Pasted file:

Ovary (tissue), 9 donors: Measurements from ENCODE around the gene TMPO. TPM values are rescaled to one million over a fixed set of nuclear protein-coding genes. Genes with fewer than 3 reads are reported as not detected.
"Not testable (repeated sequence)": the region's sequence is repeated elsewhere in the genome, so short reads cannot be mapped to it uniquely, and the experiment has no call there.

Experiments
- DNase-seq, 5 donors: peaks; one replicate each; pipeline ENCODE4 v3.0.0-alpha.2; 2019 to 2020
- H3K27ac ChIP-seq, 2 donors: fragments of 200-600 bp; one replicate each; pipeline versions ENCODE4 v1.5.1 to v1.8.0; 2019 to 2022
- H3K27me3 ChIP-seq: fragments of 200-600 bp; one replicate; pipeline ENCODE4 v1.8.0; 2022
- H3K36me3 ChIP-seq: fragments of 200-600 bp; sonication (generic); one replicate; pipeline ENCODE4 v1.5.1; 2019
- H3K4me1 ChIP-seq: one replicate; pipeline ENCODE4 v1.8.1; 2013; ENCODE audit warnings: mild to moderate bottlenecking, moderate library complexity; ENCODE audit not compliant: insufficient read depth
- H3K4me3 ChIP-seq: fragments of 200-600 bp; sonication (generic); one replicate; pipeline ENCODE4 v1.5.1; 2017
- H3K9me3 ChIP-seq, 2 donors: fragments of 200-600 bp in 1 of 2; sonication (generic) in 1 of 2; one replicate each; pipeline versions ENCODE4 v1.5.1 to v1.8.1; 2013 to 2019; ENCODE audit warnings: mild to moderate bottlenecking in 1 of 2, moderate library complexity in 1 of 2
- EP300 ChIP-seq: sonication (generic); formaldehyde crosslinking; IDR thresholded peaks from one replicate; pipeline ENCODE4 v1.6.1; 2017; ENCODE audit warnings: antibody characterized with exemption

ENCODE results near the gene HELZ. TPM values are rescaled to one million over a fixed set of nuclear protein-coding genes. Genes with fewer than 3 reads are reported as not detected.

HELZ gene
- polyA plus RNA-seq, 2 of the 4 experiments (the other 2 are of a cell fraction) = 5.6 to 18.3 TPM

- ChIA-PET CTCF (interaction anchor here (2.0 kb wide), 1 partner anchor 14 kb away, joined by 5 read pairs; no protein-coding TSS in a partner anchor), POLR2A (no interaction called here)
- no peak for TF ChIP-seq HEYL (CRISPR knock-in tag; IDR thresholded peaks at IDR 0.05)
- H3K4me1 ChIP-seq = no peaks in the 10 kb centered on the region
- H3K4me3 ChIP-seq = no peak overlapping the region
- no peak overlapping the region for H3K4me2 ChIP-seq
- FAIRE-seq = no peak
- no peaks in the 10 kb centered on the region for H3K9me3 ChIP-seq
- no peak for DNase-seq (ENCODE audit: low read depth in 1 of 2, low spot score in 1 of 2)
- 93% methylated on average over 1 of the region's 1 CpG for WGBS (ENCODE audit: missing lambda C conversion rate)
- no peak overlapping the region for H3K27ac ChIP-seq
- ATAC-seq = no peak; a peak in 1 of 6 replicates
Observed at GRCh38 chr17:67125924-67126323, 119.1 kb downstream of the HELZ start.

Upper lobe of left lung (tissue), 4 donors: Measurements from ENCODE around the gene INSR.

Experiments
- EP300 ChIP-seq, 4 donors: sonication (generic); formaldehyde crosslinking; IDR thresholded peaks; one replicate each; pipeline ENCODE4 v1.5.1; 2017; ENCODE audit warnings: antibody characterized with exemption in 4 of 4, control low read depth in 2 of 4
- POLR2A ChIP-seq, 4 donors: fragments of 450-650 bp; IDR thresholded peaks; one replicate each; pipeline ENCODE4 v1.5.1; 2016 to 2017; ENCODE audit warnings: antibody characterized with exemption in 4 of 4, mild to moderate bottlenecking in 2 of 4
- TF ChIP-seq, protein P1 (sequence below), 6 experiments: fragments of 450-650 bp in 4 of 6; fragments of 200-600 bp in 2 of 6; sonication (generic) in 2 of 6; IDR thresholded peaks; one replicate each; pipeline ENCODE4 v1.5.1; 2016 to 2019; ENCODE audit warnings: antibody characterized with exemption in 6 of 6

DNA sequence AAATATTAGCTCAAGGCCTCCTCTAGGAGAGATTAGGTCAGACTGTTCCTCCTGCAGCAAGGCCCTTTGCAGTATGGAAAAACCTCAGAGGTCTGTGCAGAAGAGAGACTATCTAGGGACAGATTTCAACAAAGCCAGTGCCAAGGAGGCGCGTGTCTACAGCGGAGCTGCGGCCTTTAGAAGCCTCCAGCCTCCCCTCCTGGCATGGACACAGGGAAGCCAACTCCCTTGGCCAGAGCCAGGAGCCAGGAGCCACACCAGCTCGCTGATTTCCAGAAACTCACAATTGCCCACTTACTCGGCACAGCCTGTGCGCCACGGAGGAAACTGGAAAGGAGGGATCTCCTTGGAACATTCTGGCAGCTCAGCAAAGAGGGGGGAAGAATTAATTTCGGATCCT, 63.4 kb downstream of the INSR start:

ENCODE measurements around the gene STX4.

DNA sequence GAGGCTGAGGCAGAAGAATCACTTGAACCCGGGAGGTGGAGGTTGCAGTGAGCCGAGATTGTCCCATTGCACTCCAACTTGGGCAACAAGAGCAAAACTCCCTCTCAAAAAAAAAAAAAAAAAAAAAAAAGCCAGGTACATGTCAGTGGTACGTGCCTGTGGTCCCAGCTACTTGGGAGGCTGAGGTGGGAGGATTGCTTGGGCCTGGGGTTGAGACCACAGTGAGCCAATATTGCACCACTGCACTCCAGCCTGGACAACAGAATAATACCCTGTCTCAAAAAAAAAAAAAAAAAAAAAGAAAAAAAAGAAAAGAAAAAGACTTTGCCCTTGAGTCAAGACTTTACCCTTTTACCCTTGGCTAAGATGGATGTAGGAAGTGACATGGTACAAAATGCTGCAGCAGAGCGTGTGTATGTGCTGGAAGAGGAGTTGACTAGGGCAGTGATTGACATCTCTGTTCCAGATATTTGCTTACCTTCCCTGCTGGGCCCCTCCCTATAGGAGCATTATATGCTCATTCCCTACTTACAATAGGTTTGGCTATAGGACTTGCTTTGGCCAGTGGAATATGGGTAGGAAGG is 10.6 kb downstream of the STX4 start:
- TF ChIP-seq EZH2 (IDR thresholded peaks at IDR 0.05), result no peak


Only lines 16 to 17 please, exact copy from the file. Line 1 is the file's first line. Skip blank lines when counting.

- no peak for TF ChIP-seq HEYL (CRISPR knock-in tag; IDR thresholded peaks at IDR 0.05)
- H3K4me1 ChIP-seq = no peaks in the 10 kb centered on the region